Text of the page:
Fun with scripting shells (how to rename multiple files in PowerShell).

I stumbled across this post by Rob Newcater on RootPrompt.org which points to this post on BasicallyTech.com. It shows the various ways that you can rename or manipulate filenames in groups using the bash shell and a smattering of standard UNIX utilities.

The sample given was renaming a directory full of *.mp3 files such that all the spaces were replaced with underscores – here is the script in BASH:

for FILE in *.mp3 ; do NEWFILE=`echo $FILE | sed ‘s/ /_/g’` ; echo “$FILE will be renamed as $NEWFILE” ; done

That is pretty cool, although it is much more concise in PowerShell:

get-childitem *.mp3 | foreach { rename-item $_ $_.Name.Replace(” “, “_”) }

And by concise, I don’t mean shorter. One of the advantages of PowerShell over traditional text-piping shells is that you are dealing with objects which provide a lot more data to the next part of the processing pipeline. If you are into punctuation you could express it as:

gci *.mp3 | % { rename-item $_ $_.Name.Replace(” “, “_”) }

But to be honest, I prefer it the first way.

8 thoughts on “Fun with scripting shells (how to rename multiple files in PowerShell).

  1. /\/\o\/\/

    a bit late but TIMTOWTDI

    dir *.mp3 | ren -n {$_.name -replace ” “,”_”} -whatif

    and -WhatIF beats the Echo line added in the bash example I think😉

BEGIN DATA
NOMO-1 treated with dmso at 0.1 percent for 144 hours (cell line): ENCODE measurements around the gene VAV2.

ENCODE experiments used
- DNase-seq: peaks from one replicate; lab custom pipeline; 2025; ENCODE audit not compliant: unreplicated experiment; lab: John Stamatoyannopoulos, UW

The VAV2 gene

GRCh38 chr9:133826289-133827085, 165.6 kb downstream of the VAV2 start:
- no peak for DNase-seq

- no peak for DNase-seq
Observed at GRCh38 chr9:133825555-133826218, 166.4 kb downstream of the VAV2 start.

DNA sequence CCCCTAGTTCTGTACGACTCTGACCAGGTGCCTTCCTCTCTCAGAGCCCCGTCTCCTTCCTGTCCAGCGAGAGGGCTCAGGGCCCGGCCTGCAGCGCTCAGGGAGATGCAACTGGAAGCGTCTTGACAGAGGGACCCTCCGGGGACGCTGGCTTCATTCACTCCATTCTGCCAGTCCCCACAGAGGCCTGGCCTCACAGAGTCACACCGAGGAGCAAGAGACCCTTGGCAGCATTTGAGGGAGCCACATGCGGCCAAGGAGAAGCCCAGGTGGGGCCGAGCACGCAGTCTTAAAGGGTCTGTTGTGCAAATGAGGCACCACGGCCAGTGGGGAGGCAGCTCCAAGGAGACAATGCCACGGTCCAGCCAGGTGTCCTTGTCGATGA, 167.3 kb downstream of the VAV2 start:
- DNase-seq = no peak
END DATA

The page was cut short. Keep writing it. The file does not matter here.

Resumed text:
PoSH>dir *.mp3 | ren -n {$_.name -replace ” “,”_”} -whatif
    What if: Performing operation “Rename File” on Target “Item: C:\PowerShell\foo bar.mp3 Destination: C:\PowerShell\foo_bar.mp3”.

    Greetings /\/\o\/\/

  2. xxx yyy

    The bash example is overly complex. The following line does the job as well, is easier to read, and handles all kinds of special characters (unlike PowerShell🙂

    for file in *.mp3; do mv “$file” “${file// /_}”; done

  3. Pnajafi

    Hi All, when I try:

    get-childitem *.html | foreach { rename-item $_ $_.Name.Replace(” zzz“, “ddd”) }

    and press ‘enter’, the console does nothing and goes to the next prompt line but with the symbol ‘>>’ as prompt line. As if this is a special mode of the environment.

    But when I try:
    gci *.html | % { rename-item $_ $_.Name.Replace(” zzz“, “ddd”) }

    It works. Why is that?

  4. Benjamin Blais

    That’s a bad example of renaming files in bash, first of all you are having it print everything you do (the unnecessary echo commands), second the rename command could do the same thing in one line:

    rename \ – *

    This accomplishes everything that the ridiculously long line had as well as your powershell command.

Leave a Reply

Fill in your details below or click an icon to log in:

WordPress.com Logo

You are commenting using your WordPress.com account. Log Out / Change )

Twitter picture

You are commenting using your Twitter account. Log Out / Change )

Facebook photo

You are commenting using your Facebook account. Log Out / Change )

Google+ photo

You are commenting using your Google+ account. Log Out / Change )

Connecting to %s